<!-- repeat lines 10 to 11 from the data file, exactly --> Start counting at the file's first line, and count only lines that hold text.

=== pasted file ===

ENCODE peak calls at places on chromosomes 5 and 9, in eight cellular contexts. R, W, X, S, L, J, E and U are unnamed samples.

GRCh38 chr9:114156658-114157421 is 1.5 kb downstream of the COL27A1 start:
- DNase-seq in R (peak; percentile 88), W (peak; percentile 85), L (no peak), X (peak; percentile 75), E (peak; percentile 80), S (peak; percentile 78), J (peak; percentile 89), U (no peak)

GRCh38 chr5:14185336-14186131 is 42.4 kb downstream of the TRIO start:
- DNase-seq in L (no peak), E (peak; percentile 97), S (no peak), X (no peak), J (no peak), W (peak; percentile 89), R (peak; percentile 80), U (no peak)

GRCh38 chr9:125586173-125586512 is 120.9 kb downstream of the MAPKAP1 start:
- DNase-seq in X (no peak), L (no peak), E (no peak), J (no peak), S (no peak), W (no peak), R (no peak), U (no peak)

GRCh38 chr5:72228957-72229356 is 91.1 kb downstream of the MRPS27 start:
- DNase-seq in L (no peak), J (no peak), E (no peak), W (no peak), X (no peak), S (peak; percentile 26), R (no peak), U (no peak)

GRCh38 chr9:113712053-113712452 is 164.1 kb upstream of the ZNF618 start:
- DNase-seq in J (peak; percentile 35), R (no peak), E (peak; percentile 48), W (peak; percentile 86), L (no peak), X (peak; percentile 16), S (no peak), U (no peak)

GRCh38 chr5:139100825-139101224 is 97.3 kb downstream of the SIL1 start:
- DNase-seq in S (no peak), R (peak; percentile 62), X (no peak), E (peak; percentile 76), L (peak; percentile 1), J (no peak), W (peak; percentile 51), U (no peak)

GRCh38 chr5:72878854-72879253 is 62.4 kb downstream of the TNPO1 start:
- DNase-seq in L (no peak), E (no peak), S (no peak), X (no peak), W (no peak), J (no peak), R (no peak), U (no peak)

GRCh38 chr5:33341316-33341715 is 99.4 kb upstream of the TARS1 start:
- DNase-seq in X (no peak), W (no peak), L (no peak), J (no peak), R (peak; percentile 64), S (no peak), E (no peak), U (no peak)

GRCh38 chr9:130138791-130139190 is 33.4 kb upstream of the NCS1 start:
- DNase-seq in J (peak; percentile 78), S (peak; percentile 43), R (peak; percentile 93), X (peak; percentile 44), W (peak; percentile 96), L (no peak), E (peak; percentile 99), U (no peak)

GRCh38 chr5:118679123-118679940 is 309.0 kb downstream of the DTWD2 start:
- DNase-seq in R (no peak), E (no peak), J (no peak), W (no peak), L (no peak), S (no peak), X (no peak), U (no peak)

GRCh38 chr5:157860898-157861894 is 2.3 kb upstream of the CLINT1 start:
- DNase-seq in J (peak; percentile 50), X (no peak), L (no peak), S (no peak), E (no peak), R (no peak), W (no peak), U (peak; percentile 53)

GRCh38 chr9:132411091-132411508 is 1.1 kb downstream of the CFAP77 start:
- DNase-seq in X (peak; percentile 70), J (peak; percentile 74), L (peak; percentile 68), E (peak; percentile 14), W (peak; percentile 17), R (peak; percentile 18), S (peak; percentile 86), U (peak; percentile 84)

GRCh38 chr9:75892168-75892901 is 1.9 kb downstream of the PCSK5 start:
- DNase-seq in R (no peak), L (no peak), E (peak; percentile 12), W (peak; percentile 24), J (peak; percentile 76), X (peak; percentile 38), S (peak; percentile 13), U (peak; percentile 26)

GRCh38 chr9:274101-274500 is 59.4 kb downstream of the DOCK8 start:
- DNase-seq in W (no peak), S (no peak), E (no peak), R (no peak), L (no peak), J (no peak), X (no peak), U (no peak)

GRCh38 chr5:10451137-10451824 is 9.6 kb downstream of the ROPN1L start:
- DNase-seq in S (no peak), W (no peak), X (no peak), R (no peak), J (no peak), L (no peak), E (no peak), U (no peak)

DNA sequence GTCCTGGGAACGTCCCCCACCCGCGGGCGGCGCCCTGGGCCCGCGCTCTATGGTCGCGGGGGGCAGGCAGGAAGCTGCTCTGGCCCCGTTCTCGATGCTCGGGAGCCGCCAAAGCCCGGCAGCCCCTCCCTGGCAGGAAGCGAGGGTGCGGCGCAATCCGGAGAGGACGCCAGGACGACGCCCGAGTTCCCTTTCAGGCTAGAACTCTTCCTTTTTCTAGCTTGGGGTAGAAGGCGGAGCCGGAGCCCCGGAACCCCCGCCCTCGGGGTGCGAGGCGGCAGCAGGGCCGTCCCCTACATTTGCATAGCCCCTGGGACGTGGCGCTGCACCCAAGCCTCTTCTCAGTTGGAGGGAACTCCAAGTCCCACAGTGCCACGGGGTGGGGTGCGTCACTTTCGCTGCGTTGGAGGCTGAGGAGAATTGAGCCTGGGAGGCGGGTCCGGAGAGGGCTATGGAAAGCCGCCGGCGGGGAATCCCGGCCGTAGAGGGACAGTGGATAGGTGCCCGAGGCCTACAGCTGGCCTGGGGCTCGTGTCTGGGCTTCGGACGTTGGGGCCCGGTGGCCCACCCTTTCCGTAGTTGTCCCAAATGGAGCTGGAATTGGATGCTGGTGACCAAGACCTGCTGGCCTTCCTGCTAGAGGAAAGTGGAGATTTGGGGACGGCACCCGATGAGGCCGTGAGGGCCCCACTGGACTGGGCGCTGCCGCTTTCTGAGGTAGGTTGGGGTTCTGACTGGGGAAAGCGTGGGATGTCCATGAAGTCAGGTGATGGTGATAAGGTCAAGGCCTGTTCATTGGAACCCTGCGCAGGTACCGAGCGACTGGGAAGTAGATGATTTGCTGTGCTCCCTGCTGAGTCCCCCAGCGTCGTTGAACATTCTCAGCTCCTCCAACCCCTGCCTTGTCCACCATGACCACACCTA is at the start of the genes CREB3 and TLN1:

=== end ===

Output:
GRCh38 chr9:113712053-113712452 is 164.1 kb upstream of the ZNF618 start:
- DNase-seq in J (peak; percentile 35), R (no peak), E (peak; percentile 48), W (peak; percentile 86), L (no peak), X (peak; percentile 16), S (no peak), U (no peak)